1. What made you want to be a chemist?
Since I learned about chemistry, I have always been excited by the idea of being able to explain macroscopic phenomena … things we see every day … with an abstract microscopic picture. In the interest of full disclosure, however, I am a physicist by training and passion even though my research is very chemical in nature.
2. If you weren’t a chemist and could do any other job, what would it be – and why?
That’s a hard one. I really love science and never looked back. Still, part of me wishes I could play professional basketball because I love the game and it looks like so much fun to be able to perform at that level. Another fantasy is facilitating innovation that would help Third World and impoverished populations by being a (philanthropically minded) venture capitalist. I’d also love to be a philosopher.
3. What are you working on now, and where do you hope it will lead?
My research group works on some of the barriers to wider application of organic electronics, materials stability, light extraction from LEDs, charge separation in photovoltaics, understanding the origin of apparent limitations such as spin statistics in OLEDs and aggregation quenching of luminescence.
4. Which historical figure would you most like to have dinner with – and why?
I’d like to meet St. Augustine – he seems to have grappled with many of the theological and moral problems at the core of the meaning of life with real grace and insight.
5. When was the last time you did an experiment in the lab – and what was it?
I do small experiments all the time and work in the lab with undergraduates a lot but in 2001 I worked on developing a new sensing approach to detect unlabeled analytes that is based on reflective interferometry. I was proud that this technology was patented and licensed by a small company interested in point of care medical diagnostics.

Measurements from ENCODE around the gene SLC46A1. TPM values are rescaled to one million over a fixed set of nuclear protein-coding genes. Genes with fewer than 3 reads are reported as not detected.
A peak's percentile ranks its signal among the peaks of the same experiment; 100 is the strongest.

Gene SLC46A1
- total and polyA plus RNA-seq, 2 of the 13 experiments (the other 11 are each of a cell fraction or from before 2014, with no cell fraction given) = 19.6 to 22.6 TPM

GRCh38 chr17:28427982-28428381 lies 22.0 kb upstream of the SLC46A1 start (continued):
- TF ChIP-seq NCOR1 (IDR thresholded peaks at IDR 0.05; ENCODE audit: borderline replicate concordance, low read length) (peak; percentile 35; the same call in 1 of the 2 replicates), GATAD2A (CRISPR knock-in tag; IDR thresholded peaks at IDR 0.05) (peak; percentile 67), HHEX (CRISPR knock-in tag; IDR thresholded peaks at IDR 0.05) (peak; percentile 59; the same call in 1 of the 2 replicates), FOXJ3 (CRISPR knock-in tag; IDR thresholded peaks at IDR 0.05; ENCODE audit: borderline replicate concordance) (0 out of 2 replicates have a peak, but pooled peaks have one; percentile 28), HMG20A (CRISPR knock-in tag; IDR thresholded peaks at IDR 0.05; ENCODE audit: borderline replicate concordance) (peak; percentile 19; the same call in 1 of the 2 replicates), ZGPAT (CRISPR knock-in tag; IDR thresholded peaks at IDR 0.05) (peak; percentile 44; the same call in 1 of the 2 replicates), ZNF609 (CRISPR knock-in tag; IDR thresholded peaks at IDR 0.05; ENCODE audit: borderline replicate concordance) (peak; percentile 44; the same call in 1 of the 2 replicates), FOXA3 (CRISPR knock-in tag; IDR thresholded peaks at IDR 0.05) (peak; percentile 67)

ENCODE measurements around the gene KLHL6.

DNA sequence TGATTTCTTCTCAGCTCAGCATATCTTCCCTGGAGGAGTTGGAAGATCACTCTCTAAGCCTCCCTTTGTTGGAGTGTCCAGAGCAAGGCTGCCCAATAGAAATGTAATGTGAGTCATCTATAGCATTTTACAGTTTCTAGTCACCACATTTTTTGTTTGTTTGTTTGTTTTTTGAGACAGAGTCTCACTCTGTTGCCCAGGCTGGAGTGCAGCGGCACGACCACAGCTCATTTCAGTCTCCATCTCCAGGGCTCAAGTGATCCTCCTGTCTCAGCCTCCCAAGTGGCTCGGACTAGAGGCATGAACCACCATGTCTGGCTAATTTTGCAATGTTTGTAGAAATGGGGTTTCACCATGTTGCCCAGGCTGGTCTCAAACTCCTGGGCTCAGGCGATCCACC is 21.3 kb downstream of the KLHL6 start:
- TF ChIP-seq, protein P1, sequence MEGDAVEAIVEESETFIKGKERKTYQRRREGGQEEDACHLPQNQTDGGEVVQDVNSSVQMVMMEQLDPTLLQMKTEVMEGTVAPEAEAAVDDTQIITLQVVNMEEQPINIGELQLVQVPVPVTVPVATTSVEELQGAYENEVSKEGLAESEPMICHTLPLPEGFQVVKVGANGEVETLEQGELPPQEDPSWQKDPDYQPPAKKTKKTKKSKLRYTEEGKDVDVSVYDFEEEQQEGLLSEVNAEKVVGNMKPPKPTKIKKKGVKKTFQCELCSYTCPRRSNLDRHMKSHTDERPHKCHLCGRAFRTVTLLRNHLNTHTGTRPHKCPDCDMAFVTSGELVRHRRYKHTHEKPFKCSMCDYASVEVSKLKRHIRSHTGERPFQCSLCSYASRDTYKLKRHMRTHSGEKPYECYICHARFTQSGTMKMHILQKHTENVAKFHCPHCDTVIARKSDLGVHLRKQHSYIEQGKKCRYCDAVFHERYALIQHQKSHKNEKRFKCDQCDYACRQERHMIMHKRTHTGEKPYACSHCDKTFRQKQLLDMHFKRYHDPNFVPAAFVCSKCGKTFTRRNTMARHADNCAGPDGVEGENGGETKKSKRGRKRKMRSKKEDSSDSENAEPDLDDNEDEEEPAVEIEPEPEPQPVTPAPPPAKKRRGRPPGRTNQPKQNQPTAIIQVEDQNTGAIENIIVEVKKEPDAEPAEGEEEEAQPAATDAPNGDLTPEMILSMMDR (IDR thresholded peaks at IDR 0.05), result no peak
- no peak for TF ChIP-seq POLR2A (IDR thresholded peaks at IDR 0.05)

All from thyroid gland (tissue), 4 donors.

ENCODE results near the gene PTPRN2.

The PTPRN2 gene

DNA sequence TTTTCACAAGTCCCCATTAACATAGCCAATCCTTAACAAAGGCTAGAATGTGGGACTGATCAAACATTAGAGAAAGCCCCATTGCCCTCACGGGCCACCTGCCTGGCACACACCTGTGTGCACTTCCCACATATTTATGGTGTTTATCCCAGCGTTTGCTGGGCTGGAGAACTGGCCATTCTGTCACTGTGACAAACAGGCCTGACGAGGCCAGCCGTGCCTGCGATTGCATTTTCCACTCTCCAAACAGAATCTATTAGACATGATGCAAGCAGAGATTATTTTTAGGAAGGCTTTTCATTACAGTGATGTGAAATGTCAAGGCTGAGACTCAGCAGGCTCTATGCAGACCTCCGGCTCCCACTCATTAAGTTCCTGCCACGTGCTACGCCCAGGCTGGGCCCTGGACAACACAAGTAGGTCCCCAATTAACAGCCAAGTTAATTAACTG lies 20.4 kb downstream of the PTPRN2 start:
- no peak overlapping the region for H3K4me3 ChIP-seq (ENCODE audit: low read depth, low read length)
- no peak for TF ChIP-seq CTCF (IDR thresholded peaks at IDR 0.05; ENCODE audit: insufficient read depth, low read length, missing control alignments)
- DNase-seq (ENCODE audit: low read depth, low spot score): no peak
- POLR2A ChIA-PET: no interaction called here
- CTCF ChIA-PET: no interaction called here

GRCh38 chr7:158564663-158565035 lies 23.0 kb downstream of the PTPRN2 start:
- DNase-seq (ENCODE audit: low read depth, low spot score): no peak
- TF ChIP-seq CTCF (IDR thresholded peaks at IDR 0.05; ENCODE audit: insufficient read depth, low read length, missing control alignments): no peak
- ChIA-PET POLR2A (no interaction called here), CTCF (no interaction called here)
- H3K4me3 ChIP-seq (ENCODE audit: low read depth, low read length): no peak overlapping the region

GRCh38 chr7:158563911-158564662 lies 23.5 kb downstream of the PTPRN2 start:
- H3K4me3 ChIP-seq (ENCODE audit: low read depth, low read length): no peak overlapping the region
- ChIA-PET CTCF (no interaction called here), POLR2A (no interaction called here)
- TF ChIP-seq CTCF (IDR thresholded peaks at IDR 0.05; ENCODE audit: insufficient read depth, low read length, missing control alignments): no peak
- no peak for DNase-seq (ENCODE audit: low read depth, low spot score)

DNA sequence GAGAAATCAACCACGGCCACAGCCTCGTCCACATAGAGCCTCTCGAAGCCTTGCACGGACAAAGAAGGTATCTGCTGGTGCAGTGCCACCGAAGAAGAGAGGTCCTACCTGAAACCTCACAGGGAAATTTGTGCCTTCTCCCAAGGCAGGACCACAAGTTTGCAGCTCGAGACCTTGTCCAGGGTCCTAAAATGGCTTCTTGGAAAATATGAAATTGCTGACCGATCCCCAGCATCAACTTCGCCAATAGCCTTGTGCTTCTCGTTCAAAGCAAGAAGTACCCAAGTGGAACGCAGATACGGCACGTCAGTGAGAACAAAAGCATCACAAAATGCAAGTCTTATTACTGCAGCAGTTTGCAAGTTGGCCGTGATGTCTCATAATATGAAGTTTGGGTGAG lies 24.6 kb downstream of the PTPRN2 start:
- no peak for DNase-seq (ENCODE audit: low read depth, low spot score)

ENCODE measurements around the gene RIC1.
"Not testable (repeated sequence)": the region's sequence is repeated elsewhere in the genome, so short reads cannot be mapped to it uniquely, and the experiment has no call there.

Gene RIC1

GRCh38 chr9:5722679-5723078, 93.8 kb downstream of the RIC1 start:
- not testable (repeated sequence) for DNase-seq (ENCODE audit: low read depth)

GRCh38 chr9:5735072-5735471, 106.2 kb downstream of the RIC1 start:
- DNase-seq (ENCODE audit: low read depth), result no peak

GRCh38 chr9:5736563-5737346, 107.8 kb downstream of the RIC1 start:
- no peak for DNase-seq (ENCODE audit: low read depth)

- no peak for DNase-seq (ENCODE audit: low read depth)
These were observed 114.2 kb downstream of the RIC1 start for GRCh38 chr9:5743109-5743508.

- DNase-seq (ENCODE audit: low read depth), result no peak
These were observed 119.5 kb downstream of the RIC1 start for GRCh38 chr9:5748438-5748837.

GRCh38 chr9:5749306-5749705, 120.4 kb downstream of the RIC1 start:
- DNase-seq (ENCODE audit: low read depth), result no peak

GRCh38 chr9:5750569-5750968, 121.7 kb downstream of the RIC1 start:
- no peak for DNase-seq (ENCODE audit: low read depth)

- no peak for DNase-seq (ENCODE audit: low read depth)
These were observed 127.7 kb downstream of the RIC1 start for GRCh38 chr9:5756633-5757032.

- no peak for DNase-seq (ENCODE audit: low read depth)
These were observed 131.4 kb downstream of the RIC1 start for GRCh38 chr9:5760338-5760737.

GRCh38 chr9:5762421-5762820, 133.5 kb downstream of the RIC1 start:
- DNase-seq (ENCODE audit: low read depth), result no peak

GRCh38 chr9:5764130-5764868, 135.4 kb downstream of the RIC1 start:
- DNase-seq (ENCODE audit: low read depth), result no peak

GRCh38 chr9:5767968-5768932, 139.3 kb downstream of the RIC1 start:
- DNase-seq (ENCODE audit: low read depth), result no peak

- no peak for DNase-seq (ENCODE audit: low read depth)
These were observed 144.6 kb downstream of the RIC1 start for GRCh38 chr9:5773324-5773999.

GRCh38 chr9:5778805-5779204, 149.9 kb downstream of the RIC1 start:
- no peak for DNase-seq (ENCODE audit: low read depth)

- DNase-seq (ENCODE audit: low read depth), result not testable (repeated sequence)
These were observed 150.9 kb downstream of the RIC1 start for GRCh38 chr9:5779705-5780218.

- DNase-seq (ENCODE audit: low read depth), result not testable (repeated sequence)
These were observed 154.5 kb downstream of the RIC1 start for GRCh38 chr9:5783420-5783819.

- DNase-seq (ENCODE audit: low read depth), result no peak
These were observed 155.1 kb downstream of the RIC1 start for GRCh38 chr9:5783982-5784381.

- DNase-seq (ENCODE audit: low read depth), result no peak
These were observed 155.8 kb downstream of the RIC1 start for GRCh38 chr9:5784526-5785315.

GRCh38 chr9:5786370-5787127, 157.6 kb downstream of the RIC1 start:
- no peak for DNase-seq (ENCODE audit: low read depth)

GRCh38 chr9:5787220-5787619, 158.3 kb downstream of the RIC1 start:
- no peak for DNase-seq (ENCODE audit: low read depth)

6. If exiled on a desert island, what one book and one music album would you take with you?
Vivaldi’s Four Seasons always makes me feel joyous and hopeful.
It may be hyperbole to say that nothing new has been said since Plato, but there seems to me enough truth in it that I would like to take a book of Plato’s complete works.
7. Which chemist would you like to see interviewed on Reactions – and why?
I admire the chemists that have gone beyond taking on the big scientific issues and speak articulately on the importance of what we do to the public. … perhaps the most pressing technological issue we face is environmentally responsible and sustainable energy which looks like it has to come from sunlight and water in the very long run if we are to survive. I couldn’t single out any particular chemist but Dan Nocera, Nate Lewis, Tom Mallouk …. The importance of this should inspire young people to go into science and development and understanding of improved and inexpensive catalysts (chemistry!) looks to me to be the most critical component of what needs to happen.